EU & Competition

Leniency in Romania from an EU Perspective

Even though the Romanian leniency programme is inspired by the EU model, it has many interesting unique aspects.

Legal framework and applicability of the leniency programme in the EU and Romania

The leniency programme applied by the EU Commission (Commission) is set out in the Commission notice1 on immunity from fines and reduction of fines in cartel cases (Commission Notice). The leniency programme applied by the Romanian Competition Authority (Competition Council) is set out in the Guidelines2 regarding the conditions and criteria for applying the leniency programme according to the provisions of art. 51 para. (2) of Competition Law no. 21/1996, republished (Romanian Guidelines).

The Commission Notice limits the applicability of leniency to horizontal agreements, generally known as cartels3, whereas the Romanian version of the leniency programme expressly provides that it is applicable to both horizontal and vertical agreements.

Restrictions of the leniency policy 

The undertaking applying for leniency can benefit from immunity from fines irrespective of the infringement’s national or EU effects. However, the immunity from fines is not applicable if the undertaking took steps to coerce other undertakings to join the cartel or to remain in it. In addition, a particularity of the Romanian Guidelines is that it specifically rules out the possibility of applying for leniency for any undertaking that initiated the horizontal/vertical agreement.

End of participation in the illegal agreement

The Commission Notice provides that the undertaking that applies for leniency must end immediately its involvement in the cartel, except for the scenario where the Commission considers it reasonably necessary that the undertaking continues such behaviour in order to preserve the integrity of the inspections. In the Romanian Guidelines, this provision is inverted: the undertaking must end its involvement in the horizontal/vertical agreement only if expressly instructed by the Competition Council to do so.

Procedural particularities

What if the undertaking does not qualify for immunity?

At any moment it becomes apparent to the Commission that immunity is not available or the applicant failed to meet the conditions for immunity, that undertaking has two options: to withdraw the evidence disclosed for the purposes of its immunity application, or to request a fine reduction.

The Romanian Guidelines refer to only one, final decision on the leniency application, not covering the possibility of the authority to inform the applicant that its request does not fulfil the conditions for immunity.

Withdrawing the leniency application

The Commission Notice has no provisions on the unilateral decision of an undertaking to withdraw its leniency application.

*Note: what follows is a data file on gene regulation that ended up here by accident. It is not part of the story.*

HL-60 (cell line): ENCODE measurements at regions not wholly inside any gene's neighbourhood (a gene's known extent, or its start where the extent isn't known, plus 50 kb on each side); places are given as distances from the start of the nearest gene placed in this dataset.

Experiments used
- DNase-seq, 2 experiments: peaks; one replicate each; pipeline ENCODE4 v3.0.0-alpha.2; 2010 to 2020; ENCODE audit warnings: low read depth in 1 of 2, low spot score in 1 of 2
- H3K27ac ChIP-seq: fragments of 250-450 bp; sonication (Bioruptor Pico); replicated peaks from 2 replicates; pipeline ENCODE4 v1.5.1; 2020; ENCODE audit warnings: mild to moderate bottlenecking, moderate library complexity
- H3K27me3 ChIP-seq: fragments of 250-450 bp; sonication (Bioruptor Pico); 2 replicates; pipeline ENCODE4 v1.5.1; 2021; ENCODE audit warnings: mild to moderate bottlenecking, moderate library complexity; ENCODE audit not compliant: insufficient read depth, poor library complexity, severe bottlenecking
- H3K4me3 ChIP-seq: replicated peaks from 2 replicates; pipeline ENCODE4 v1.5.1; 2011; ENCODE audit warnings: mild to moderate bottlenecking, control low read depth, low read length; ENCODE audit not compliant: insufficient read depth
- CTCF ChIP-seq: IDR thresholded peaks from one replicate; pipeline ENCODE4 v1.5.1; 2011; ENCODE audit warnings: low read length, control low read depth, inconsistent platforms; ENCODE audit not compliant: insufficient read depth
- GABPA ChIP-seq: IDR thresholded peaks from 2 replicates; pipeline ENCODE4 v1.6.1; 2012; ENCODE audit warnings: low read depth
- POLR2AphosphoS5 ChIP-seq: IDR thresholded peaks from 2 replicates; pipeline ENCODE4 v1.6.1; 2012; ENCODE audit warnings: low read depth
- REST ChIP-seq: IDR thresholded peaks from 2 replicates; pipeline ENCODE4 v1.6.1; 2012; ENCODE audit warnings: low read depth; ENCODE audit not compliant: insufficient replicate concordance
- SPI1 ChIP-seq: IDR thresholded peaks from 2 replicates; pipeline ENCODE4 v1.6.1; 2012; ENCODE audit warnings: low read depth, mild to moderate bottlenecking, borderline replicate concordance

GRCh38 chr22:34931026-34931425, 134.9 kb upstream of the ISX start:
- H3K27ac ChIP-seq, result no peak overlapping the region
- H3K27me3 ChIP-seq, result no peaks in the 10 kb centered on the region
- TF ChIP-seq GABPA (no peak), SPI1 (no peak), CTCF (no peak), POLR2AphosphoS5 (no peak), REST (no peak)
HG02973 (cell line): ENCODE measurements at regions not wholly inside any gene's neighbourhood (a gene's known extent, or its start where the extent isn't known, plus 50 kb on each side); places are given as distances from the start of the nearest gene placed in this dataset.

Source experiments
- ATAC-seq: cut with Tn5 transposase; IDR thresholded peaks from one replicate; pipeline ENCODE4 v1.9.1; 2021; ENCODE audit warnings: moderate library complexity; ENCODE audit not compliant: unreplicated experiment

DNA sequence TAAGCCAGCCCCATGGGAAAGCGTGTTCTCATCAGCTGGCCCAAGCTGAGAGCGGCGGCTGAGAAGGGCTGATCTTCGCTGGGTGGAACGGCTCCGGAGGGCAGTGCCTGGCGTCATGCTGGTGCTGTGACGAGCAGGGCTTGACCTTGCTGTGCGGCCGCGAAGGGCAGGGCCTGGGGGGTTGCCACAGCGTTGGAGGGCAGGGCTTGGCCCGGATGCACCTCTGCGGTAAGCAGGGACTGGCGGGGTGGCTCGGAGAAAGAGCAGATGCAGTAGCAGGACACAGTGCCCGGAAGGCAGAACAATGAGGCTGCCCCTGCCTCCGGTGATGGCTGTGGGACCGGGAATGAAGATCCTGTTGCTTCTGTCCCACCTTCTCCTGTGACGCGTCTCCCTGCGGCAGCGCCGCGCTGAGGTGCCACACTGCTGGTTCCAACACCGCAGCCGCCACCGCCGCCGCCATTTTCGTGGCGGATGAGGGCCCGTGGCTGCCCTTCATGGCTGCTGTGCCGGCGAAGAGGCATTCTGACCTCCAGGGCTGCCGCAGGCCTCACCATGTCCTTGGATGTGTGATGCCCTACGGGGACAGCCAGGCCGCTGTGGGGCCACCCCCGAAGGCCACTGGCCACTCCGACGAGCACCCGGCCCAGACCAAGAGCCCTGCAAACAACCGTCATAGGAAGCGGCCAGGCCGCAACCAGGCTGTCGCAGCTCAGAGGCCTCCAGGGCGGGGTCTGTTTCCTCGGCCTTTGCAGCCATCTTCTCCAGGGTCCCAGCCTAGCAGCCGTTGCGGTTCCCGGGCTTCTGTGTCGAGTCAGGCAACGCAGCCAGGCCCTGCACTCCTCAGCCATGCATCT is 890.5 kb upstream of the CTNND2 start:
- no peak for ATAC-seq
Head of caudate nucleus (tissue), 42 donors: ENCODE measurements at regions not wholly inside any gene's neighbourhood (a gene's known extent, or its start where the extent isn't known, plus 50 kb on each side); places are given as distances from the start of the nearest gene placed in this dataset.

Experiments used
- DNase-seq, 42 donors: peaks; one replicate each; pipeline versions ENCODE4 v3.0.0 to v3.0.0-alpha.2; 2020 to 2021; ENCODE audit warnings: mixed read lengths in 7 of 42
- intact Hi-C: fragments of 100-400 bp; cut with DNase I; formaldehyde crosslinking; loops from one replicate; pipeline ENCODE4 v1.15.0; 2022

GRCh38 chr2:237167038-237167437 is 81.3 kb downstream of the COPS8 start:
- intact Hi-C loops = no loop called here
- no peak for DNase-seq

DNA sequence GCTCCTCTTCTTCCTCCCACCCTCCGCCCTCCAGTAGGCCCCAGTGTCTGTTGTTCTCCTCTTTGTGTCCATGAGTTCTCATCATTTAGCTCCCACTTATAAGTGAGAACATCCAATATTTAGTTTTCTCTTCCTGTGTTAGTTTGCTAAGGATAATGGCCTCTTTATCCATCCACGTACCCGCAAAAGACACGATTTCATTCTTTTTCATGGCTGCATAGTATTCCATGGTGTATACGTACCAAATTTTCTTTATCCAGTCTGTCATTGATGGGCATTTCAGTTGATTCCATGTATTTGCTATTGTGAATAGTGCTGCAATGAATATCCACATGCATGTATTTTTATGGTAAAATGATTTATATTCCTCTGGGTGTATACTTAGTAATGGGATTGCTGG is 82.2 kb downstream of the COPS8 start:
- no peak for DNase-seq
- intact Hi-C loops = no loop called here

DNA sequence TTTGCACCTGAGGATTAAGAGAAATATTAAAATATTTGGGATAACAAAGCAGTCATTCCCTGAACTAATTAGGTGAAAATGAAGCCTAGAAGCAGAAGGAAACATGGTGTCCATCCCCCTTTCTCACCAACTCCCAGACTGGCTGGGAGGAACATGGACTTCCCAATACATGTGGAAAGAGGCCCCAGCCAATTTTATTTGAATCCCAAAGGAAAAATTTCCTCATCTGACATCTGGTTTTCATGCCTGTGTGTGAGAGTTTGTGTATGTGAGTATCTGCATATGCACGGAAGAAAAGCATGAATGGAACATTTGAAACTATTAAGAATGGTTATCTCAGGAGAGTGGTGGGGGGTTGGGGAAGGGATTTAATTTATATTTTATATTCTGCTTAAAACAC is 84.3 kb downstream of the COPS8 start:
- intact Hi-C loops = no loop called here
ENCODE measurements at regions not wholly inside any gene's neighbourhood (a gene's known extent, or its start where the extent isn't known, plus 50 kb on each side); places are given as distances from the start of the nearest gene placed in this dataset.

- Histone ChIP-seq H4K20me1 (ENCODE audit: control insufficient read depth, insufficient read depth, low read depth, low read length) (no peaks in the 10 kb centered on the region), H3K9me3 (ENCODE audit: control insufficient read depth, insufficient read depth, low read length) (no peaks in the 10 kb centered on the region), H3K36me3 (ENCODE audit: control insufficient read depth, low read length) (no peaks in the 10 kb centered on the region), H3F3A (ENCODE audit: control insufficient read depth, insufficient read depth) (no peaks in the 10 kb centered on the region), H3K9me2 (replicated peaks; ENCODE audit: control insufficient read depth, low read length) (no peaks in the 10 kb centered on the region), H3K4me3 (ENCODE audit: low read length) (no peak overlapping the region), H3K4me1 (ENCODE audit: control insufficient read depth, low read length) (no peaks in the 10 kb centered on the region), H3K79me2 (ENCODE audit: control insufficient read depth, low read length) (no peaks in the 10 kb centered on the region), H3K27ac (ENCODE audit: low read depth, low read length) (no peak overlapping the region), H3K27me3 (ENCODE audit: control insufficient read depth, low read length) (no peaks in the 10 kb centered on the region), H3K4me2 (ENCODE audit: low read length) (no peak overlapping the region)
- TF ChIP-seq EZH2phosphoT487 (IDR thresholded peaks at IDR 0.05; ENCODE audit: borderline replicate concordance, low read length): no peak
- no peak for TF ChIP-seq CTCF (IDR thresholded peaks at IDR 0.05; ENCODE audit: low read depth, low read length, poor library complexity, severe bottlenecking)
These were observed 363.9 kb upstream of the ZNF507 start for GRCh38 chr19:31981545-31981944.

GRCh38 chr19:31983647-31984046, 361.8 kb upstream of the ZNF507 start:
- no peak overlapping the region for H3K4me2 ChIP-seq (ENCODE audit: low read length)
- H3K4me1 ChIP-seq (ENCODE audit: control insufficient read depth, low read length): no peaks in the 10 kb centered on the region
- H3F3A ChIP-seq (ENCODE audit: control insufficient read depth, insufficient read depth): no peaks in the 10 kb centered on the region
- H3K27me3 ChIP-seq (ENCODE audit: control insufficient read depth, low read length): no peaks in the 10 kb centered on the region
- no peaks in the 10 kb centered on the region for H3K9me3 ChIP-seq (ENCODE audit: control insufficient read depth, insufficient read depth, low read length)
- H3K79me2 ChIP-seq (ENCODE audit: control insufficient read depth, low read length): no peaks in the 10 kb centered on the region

The Romanian Guidelines provide that, at any moment, the undertaking that has applied for leniency may inform the Competition Council that it no longer wishes to pursue its application. In this case, the applicant may withdraw the information and evidence provided to the Competition Council as part of the immunity request, or may request that these be considered for a possible fine reduction. Similar to the Commission’s powers of investigation, the withdrawal does not prevent the Competition Council from using its powers to obtain information on the alleged horizontal/vertical agreement.

Leniency policy case law

The Commission has considerable experience on leniency with both immunity from fines (eg, Akzo – organic peroxides4, Bayer – synthetic rubber, ABB – gas insulated switchgear5, Bayer – chloroprene rubber6, Degussa – acrylic glass7) and reduction of fines (eg, Sasol – paraffin waxy8, BASF and F. Hoffmann-La Roche – vitamins9) cases.

The Competition Council has had its leniency policy for quite some time but has applied it in just one case (ie, the Taxi cartel case). Even so, the Competition Council is proactive in alerting the participants on various markets about the benefits of applying for the leniency programme and encourages parties to come forward with evidences in order to disclose various hard-core cartels.

The Romanian leniency programme follows its EU correspondent and tries to bring new elements to it. However, in practice this has proven inefficient until now, considering the low success rate of the leniency applications.

1
Official Journal of the European Union, C 298 of 8.12.2006, p. 17-22.
2
Official Gazette of Romania, Part I, no. 610 of 7.09.2009.
3
Cartels are agreements and/or concerted practices between two or more competitors aimed at coordinating their competitive behavior on the market and/or influencing the relevant parameters of competition through practices such as fixing of purchase or selling prices or sale quotas, the sharing of markets including bid-rigging, restrictions of imports or exports and/or anti-competitive actions against other competitors, Commission Notice para. (1)
4
EC – IP/03/1700.
5
EC – IP/07/80.
6
EC – IP/07/1855.
7
EC – IP/06/698.
8
EC – IP/08/1434.
9
EC – IP/01/1625.